Savage passed out copies of his proposal at the Aug. 8 stakeholders meeting. Savage said he has given County Manager Jon Peacock a copy.
The hospital and the county have a longtime arrangement over the land and the building. Savage said that with cooperation from both, his nonprofit could operate the day shelter and the emergency shelter in the former ambulance district building, and it would fit squarely into the coalition’s “continuum of services” model.
Savage was skeptical of the county’s efforts to organize the coalition last fall, but since early this year he has participated in meetings and offered input on ways the believes the homeless population could best be served. His detailed proposal not only offers thoughts about various aspects of the “continuum” model and how it relates to the nonprofit, but also provides schematic drawings of how the former ambulance district building could be converted, with the second floor containing more than two dozen bunkbeds to serve as sleeping quarters for the homeless.
The building also has enough space for an overnight supervisor’s room and a closet that could be remodeled into a women’s bathroom. The building would need an expanded kitchen and the addition of a two-story elevator to meet disabled-access requirements and to load food and other donations from the first floor to the second floor, the proposal suggests.
While the change in venue from the human services building and the church to the former ambulance district building would result in a “shrinking of space” for the day center, the proposal says, “combining all homeless shelter programs under one roof with dedicated space and removing virtually all conflicts with other entities sharing schedule and spaces would be a more-than-welcome freedom to arrange schedule and space to our program’s needs alone.”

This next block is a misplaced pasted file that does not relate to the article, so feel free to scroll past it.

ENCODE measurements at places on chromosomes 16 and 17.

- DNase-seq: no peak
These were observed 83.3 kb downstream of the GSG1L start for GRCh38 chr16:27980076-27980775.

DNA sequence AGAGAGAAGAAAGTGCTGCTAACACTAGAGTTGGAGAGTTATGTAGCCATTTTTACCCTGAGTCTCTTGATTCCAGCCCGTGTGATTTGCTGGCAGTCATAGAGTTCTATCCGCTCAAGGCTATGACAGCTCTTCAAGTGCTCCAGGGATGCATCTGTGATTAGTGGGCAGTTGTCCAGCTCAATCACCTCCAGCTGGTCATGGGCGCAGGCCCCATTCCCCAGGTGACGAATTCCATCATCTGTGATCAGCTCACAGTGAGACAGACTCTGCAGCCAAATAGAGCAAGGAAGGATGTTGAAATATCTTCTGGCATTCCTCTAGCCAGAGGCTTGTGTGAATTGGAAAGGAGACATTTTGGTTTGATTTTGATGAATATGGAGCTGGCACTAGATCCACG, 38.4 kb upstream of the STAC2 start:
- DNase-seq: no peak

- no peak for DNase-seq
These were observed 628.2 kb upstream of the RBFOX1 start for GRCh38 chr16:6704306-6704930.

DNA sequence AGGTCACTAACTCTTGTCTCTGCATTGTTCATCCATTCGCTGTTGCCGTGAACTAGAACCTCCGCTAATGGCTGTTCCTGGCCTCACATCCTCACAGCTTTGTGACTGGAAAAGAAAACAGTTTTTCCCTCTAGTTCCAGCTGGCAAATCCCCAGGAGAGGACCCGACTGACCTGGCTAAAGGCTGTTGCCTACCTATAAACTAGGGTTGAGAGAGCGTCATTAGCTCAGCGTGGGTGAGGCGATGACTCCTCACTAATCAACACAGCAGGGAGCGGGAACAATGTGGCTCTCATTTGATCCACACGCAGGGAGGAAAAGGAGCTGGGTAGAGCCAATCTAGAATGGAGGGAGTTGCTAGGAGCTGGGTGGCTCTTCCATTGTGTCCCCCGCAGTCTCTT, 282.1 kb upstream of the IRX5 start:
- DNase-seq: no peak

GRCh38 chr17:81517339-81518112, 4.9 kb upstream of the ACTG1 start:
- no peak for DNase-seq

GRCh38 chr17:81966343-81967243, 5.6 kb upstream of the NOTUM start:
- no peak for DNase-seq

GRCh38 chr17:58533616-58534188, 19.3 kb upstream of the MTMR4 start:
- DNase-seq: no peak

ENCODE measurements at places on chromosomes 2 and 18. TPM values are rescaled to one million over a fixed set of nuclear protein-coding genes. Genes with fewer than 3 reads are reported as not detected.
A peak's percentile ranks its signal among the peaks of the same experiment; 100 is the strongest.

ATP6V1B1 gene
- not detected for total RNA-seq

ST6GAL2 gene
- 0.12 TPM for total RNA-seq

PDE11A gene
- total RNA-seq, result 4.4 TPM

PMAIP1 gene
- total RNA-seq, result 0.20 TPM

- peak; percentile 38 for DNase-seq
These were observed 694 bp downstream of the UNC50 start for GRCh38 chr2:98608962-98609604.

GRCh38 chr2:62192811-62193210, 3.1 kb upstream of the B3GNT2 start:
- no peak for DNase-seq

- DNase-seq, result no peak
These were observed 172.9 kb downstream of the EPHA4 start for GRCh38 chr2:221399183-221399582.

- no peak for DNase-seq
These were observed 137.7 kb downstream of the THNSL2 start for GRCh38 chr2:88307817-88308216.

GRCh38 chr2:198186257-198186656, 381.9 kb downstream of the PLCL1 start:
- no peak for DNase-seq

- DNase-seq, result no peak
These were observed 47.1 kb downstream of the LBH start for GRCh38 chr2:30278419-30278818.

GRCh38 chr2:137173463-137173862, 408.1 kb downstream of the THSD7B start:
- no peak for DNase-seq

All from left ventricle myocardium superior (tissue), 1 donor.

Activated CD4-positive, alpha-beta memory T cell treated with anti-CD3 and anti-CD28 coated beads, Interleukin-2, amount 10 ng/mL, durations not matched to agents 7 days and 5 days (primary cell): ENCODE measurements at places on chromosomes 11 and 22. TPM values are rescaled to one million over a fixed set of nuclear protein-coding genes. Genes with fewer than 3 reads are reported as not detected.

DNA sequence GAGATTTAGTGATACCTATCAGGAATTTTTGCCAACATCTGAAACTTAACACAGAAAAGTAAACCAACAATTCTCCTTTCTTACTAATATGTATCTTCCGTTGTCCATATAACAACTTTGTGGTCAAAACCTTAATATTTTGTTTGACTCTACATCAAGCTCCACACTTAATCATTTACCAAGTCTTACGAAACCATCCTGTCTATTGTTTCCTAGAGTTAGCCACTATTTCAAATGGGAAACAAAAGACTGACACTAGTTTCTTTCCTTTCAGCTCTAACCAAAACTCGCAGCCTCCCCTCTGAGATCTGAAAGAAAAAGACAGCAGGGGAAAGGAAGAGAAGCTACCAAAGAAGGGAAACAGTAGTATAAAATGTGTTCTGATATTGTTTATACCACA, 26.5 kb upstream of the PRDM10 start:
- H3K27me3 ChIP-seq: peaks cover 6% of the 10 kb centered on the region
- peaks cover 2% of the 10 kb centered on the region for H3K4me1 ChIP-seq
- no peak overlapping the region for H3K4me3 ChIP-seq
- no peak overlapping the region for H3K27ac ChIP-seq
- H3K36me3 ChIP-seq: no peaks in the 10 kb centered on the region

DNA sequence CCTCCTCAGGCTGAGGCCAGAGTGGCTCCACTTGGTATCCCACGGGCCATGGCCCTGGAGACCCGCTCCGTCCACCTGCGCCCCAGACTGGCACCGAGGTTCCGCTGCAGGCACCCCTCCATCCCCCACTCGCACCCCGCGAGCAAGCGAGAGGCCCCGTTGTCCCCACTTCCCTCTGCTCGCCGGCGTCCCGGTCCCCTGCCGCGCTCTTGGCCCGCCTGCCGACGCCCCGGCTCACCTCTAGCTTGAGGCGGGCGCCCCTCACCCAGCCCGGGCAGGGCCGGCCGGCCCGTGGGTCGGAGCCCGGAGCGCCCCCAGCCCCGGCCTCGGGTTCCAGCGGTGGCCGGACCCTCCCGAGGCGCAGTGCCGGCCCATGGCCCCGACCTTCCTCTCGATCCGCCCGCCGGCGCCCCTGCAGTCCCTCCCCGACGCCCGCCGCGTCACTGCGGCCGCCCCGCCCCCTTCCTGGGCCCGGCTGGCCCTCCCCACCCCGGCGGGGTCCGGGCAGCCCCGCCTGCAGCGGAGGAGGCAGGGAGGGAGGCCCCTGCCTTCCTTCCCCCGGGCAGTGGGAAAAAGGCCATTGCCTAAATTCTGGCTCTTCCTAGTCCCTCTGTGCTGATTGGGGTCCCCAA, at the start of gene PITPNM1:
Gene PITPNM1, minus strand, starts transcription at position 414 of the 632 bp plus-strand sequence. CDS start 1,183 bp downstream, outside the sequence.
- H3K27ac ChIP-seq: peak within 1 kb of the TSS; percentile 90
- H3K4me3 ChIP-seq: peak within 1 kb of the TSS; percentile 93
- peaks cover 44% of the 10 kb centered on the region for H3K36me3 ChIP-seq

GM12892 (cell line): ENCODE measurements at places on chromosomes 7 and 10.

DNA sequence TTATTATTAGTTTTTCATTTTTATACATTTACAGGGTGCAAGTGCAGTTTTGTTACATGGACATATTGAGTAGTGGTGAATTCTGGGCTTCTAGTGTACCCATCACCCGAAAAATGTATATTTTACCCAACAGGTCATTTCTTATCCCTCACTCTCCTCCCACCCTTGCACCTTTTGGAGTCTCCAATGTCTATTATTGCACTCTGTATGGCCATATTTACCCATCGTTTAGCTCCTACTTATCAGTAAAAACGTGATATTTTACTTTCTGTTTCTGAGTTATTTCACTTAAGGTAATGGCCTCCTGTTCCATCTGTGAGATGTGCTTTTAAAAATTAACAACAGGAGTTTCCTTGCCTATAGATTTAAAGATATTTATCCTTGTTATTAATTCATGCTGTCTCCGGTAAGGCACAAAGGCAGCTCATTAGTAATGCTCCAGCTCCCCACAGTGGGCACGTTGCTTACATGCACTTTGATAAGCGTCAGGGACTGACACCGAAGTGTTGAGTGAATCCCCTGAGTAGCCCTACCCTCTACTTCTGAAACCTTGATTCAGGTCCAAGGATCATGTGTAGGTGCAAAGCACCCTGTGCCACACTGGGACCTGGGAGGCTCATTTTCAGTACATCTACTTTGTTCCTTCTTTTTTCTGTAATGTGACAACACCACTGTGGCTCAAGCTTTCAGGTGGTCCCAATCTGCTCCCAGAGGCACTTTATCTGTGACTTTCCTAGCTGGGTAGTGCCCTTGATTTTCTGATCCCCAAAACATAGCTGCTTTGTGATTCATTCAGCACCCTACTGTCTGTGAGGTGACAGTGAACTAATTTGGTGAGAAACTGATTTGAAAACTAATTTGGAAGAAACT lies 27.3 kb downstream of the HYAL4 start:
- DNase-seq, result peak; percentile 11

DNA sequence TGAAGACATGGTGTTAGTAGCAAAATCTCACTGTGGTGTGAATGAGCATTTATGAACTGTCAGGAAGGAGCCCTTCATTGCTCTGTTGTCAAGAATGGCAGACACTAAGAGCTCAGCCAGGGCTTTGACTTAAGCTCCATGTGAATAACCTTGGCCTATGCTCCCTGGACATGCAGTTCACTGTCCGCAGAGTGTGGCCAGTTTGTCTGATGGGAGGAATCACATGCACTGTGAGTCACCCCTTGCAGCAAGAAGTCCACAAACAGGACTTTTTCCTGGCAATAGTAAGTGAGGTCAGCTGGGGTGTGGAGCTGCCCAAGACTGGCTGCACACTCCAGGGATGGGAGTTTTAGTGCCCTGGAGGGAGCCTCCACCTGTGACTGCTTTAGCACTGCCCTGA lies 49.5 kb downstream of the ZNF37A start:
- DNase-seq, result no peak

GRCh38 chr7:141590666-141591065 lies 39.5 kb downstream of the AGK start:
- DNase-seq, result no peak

Also, homeless people would still be able to utilize services at the county building given that the “Ambobarn” is located a short distance away, the proposal adds. Savage also lays out a financial plan for the would-be arrangement.
County Manager Jon Peacock, who discussed the coalition’s work at an Aug. 27 meeting in which Pitkin County commissioners met as the county’s health board, said he has not discussed Savage’s proposal with hospital officials.
“No, we haven’t had a conversation yet,” Peacock said Thursday. “It’s important to note that there is a much larger conversation happening in the community through the housing stability coalition that needs to be concluded. Also, before any decisions are made about changed uses at the Ambobarn we are committed to a public conversation with the neighbors.”
Whatever happens with the “Ambobarn,” there appears to be a strong sentiment among county officials and others that the church’s days as a four-month winter shelter for the homeless are numbered. The church, which recently went through an extensive renovation, has agreed to house the temporary facility for the upcoming winter, but where the shelter will be located after March is not known.
Says Sundeen: “Some type of emergency shelter is needed here. St. Mary’s has been fantastic in offering the winter shelter and they’re willing to do it again and we are so lucky. It’s hard on the church and hard on the building. So we’re all going to keep looking at that, and see what our options are.”